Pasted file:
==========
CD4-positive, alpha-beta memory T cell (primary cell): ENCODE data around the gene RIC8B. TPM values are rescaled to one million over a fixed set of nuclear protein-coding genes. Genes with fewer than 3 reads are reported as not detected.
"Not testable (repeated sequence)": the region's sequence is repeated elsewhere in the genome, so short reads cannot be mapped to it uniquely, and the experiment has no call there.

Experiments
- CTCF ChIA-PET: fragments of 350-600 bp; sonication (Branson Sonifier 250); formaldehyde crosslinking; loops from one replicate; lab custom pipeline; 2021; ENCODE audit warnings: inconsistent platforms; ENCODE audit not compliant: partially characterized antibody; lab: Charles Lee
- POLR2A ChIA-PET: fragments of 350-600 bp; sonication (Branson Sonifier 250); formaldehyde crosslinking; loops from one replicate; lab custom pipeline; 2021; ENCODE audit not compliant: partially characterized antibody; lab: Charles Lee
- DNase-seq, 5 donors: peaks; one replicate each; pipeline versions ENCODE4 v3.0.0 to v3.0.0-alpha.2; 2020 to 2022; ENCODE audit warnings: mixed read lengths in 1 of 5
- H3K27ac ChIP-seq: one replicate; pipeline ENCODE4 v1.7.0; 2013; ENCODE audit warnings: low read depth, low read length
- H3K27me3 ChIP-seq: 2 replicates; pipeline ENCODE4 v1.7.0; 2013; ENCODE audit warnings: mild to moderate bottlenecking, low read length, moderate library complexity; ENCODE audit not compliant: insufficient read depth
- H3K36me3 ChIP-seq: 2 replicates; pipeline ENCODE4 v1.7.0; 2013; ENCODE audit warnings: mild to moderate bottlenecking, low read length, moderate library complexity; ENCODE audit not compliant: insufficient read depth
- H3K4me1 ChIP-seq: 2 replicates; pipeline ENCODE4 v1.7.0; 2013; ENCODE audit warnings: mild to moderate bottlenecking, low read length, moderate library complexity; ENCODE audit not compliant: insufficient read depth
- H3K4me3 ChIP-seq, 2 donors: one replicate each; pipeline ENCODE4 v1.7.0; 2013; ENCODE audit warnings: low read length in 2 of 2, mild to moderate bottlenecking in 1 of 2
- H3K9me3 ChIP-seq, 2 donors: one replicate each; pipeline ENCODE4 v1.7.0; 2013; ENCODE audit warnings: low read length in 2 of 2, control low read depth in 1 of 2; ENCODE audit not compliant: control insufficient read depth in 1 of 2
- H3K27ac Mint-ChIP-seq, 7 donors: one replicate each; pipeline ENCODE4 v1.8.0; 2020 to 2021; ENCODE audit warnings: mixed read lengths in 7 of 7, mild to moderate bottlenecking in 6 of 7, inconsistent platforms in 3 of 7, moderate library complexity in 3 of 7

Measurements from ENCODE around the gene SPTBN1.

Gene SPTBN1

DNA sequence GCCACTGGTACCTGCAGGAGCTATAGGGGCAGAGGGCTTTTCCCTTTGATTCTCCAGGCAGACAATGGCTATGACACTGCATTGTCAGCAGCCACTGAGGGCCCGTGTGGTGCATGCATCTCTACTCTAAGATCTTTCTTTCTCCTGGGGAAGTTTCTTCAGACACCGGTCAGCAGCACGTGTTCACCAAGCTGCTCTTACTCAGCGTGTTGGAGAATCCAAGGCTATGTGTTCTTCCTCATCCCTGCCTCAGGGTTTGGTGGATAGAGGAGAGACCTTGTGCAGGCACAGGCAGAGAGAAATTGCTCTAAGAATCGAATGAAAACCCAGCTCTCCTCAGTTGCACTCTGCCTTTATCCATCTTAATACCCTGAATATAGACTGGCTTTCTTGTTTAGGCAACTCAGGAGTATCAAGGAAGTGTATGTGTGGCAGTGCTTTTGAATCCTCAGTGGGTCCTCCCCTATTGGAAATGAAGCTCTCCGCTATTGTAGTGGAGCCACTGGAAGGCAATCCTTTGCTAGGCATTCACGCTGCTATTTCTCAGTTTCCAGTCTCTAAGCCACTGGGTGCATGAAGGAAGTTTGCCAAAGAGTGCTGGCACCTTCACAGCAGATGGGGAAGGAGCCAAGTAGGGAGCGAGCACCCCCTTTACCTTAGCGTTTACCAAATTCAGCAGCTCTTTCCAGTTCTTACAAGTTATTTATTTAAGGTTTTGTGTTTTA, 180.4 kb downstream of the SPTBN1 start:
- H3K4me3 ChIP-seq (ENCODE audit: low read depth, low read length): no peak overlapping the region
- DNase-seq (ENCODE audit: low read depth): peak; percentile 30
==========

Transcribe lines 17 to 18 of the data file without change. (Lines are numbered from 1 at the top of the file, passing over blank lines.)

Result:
- H3K4me3 ChIP-seq (ENCODE audit: low read depth, low read length): no peak overlapping the region
- DNase-seq (ENCODE audit: low read depth): peak; percentile 30